Investors who want to allocate some of their portfolios to short-term bonds have several options to choose from. In addition to mutual funds such as Vanguard Short-Term Bond Index Fund Admiral Shares (VBIRX), T. Rowe Price Short-Term Bond Fund (PRWBX), and Lord Abbett Short Duration Income Fund Class A (LALDX), there are a growing number of exchange-traded funds (ETFs) that focus on the sector. Many short-term bond mutual funds offer check-writing privileges, as money market funds do, while ETFs do not. However, it is not recommended that investors use short-term bond funds for check writing because it creates a significant tax headache. Among the largest ETFs that invest in short-term bonds are:
- Vanguard Short-Term Bond ETF (BSV)
- iShares 1-3 Year Treasury Bond ETF (SHY)
- Vanguard Short-Term Treasury ETF (VGSH)
- Schwab Short-Term U.S. Treasury ETF (SCHO)
- SPDR Portfolio Short Term Corporate Bond ETF (SPSB)
- SPDR Portfolio Short Term Treasury ETF (SPTS)
- SPDR Barclays Capital Investment Grade Floating Rate ETF (FLRN)
- Invesco BulletShares 2022 Corporate Bond ETF (BSCM)
- WisdomTree Bloomberg Floating Rate Treasury Fund (USFR)
- Invesco BulletShares 2023 Corporate Bond ETF (BSCN)
Frequently Asked Questions (FAQs)
What are short-term government bonds?
Government bonds refer specifically to bonds issued by governments, as opposed to corporate entities. Talking about "government bonds" could technically refer to any level of government, but people may assume that you mean the federal government since state- and local-level government bonds are typically called "municipal bonds."
Why do short-term bond prices go up and down?
In short, bond prices are moved by market forces. Many bond investors are primarily concerned with interest rates because they have a significant impact on the demand for bonds. When interest rates go up, investors can get paid more interest buying new bonds, and they won't want to pay the same price for an older bond offering lower interest payments. Anyone trying to sell old bonds with lower interest payments will have to offer a deal by cutting the price of the bond. This also works the other way around; when interest rates go down, people trying to sell older bonds with higher interest payments will be able to charge a higher price than they initially paid.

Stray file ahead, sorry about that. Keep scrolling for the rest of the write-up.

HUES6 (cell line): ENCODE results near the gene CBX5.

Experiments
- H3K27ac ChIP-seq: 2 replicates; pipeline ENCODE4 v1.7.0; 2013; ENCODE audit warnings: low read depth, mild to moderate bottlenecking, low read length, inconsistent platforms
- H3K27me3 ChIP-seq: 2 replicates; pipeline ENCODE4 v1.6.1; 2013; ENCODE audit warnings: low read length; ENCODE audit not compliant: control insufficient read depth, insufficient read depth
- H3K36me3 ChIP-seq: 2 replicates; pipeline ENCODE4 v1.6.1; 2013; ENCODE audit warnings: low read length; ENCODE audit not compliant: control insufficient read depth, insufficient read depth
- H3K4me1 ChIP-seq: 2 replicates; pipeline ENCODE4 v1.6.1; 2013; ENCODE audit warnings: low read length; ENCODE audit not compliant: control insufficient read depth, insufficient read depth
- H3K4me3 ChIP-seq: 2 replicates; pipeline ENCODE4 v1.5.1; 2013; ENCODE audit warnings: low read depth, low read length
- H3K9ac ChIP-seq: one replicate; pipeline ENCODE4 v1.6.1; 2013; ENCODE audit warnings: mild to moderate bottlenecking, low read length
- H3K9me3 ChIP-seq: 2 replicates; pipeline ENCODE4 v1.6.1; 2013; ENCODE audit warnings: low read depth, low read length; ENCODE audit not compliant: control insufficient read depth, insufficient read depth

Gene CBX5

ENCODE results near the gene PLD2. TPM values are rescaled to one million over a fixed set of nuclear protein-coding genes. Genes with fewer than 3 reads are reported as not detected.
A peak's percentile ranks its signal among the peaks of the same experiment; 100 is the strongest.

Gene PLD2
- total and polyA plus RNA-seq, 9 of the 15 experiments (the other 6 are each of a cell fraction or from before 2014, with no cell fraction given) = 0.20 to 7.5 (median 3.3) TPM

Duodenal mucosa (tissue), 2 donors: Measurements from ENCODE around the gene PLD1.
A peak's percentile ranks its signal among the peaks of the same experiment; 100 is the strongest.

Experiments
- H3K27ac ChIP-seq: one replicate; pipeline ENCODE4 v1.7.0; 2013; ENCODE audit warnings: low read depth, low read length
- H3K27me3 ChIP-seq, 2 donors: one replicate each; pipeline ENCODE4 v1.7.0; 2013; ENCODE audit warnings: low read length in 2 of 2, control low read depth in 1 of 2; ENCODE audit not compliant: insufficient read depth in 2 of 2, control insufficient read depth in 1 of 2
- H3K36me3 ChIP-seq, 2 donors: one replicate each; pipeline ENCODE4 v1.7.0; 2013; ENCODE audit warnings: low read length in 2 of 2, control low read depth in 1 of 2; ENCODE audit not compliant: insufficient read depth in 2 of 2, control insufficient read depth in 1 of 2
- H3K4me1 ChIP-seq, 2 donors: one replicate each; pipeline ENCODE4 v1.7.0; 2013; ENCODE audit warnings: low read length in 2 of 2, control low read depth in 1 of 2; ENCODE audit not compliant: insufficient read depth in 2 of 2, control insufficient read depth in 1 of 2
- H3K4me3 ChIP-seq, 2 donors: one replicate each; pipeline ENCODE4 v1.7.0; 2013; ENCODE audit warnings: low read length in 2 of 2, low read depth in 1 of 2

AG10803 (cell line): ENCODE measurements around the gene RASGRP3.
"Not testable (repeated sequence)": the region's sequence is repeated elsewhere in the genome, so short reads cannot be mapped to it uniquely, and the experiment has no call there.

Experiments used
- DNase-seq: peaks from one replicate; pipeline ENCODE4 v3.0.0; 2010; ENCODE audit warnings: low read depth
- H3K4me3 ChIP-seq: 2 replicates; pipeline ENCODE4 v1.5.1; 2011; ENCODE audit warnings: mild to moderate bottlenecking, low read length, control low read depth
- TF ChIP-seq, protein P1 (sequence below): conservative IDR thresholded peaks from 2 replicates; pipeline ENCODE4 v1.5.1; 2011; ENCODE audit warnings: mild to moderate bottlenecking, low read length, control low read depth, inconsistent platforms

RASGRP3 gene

Why are longer-term bonds more sensitive to interest rates than short-term bonds?
Changes to interest rates affect bond payments, and short-term bonds don't have as many payments left to make. A small change to interest rates for a year or two won't have as much of an impact on a bondholder's income. However, if that bond still has 30 years of payments left, then small interest rate changes could add up to significant gains or losses.
Why are money market rates so low?
Compared to other fixed-income products, money market rates are the lowest because they are the safest. If you instead choose fixed-income options with higher interest rates, then you are taking on additional risk to your principal investment. In a broader sense, interest rate environments reflect economic conditions. Many factors impact interest rates, but as a general rule of thumb, low-rate environments may reflect struggling and deflationary economies, while high-rate environments may reflect booming economies with high inflation.